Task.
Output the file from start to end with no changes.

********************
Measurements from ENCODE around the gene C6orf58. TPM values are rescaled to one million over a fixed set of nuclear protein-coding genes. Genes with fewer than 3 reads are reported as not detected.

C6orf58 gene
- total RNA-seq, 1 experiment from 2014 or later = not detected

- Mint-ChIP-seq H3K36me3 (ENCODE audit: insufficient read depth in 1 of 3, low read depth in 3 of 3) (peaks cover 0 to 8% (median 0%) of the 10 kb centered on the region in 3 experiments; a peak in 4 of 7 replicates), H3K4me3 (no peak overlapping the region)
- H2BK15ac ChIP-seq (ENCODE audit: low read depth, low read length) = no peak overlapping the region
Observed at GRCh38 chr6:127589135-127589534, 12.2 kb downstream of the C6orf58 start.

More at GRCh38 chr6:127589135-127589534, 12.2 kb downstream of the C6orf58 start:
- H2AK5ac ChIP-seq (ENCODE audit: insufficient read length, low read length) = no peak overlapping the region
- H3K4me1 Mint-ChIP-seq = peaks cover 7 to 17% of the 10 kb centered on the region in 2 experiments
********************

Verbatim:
Measurements from ENCODE around the gene C6orf58. TPM values are rescaled to one million over a fixed set of nuclear protein-coding genes. Genes with fewer than 3 reads are reported as not detected.

C6orf58 gene
- total RNA-seq, 1 experiment from 2014 or later = not detected

- Mint-ChIP-seq H3K36me3 (ENCODE audit: insufficient read depth in 1 of 3, low read depth in 3 of 3) (peaks cover 0 to 8% (median 0%) of the 10 kb centered on the region in 3 experiments; a peak in 4 of 7 replicates), H3K4me3 (no peak overlapping the region)
- H2BK15ac ChIP-seq (ENCODE audit: low read depth, low read length) = no peak overlapping the region
Observed at GRCh38 chr6:127589135-127589534, 12.2 kb downstream of the C6orf58 start.

More at GRCh38 chr6:127589135-127589534, 12.2 kb downstream of the C6orf58 start:
- H2AK5ac ChIP-seq (ENCODE audit: insufficient read length, low read length) = no peak overlapping the region
- H3K4me1 Mint-ChIP-seq = peaks cover 7 to 17% of the 10 kb centered on the region in 2 experiments